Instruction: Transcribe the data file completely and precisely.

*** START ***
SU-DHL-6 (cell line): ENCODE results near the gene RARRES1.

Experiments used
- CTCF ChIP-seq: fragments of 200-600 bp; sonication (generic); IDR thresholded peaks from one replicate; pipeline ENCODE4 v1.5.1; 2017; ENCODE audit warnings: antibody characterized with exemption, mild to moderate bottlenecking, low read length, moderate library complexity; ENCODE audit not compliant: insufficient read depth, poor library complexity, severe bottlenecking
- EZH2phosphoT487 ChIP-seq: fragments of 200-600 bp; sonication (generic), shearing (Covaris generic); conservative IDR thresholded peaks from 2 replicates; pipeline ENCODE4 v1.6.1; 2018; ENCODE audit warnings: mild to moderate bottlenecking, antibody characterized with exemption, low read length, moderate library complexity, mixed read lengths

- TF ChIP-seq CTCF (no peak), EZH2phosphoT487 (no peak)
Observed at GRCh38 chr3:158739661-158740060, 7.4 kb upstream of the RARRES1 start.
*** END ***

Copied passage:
SU-DHL-6 (cell line): ENCODE results near the gene RARRES1.

Experiments used
- CTCF ChIP-seq: fragments of 200-600 bp; sonication (generic); IDR thresholded peaks from one replicate; pipeline ENCODE4 v1.5.1; 2017; ENCODE audit warnings: antibody characterized with exemption, mild to moderate bottlenecking, low read length, moderate library complexity; ENCODE audit not compliant: insufficient read depth, poor library complexity, severe bottlenecking
- EZH2phosphoT487 ChIP-seq: fragments of 200-600 bp; sonication (generic), shearing (Covaris generic); conservative IDR thresholded peaks from 2 replicates; pipeline ENCODE4 v1.6.1; 2018; ENCODE audit warnings: mild to moderate bottlenecking, antibody characterized with exemption, low read length, moderate library complexity, mixed read lengths

- TF ChIP-seq CTCF (no peak), EZH2phosphoT487 (no peak)
Observed at GRCh38 chr3:158739661-158740060, 7.4 kb upstream of the RARRES1 start.